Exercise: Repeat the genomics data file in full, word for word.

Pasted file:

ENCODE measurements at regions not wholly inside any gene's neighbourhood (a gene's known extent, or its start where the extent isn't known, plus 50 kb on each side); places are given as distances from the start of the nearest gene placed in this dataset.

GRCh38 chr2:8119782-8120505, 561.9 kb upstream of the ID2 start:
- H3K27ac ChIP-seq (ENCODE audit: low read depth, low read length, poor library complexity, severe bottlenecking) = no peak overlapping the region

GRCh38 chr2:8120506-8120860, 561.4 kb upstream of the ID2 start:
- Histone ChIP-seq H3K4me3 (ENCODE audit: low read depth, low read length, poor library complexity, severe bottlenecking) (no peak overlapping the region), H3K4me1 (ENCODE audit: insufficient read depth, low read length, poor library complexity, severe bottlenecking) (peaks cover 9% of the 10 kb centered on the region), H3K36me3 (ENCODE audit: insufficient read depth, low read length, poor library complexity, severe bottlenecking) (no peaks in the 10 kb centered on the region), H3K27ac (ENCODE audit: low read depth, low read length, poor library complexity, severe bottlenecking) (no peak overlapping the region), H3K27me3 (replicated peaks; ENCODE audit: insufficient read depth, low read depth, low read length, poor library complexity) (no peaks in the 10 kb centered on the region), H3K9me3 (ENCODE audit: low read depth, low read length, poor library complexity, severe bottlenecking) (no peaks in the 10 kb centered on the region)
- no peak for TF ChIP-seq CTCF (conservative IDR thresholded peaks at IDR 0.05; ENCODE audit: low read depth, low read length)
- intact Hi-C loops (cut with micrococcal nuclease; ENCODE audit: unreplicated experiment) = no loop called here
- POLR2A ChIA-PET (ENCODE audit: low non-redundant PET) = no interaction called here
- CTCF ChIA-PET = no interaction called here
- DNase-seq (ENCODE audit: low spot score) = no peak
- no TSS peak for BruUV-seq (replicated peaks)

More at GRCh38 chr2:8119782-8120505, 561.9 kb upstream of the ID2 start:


ENCODE measurements at regions not wholly inside any gene's neighbourhood (a gene's known extent, or its start where the extent isn't known, plus 50 kb on each side); places are given as distances from the start of the nearest gene placed in this dataset.

GRCh38 chr2:8119782-8120505, 561.9 kb upstream of the ID2 start:
- H3K27ac ChIP-seq (ENCODE audit: low read depth, low read length, poor library complexity, severe bottlenecking) = no peak overlapping the region

GRCh38 chr2:8120506-8120860, 561.4 kb upstream of the ID2 start:
- Histone ChIP-seq H3K4me3 (ENCODE audit: low read depth, low read length, poor library complexity, severe bottlenecking) (no peak overlapping the region), H3K4me1 (ENCODE audit: insufficient read depth, low read length, poor library complexity, severe bottlenecking) (peaks cover 9% of the 10 kb centered on the region), H3K36me3 (ENCODE audit: insufficient read depth, low read length, poor library complexity, severe bottlenecking) (no peaks in the 10 kb centered on the region), H3K27ac (ENCODE audit: low read depth, low read length, poor library complexity, severe bottlenecking) (no peak overlapping the region), H3K27me3 (replicated peaks; ENCODE audit: insufficient read depth, low read depth, low read length, poor library complexity) (no peaks in the 10 kb centered on the region), H3K9me3 (ENCODE audit: low read depth, low read length, poor library complexity, severe bottlenecking) (no peaks in the 10 kb centered on the region)
- no peak for TF ChIP-seq CTCF (conservative IDR thresholded peaks at IDR 0.05; ENCODE audit: low read depth, low read length)
- intact Hi-C loops (cut with micrococcal nuclease; ENCODE audit: unreplicated experiment) = no loop called here
- POLR2A ChIA-PET (ENCODE audit: low non-redundant PET) = no interaction called here
- CTCF ChIA-PET = no interaction called here
- DNase-seq (ENCODE audit: low spot score) = no peak
- no TSS peak for BruUV-seq (replicated peaks)

More at GRCh38 chr2:8119782-8120505, 561.9 kb upstream of the ID2 start: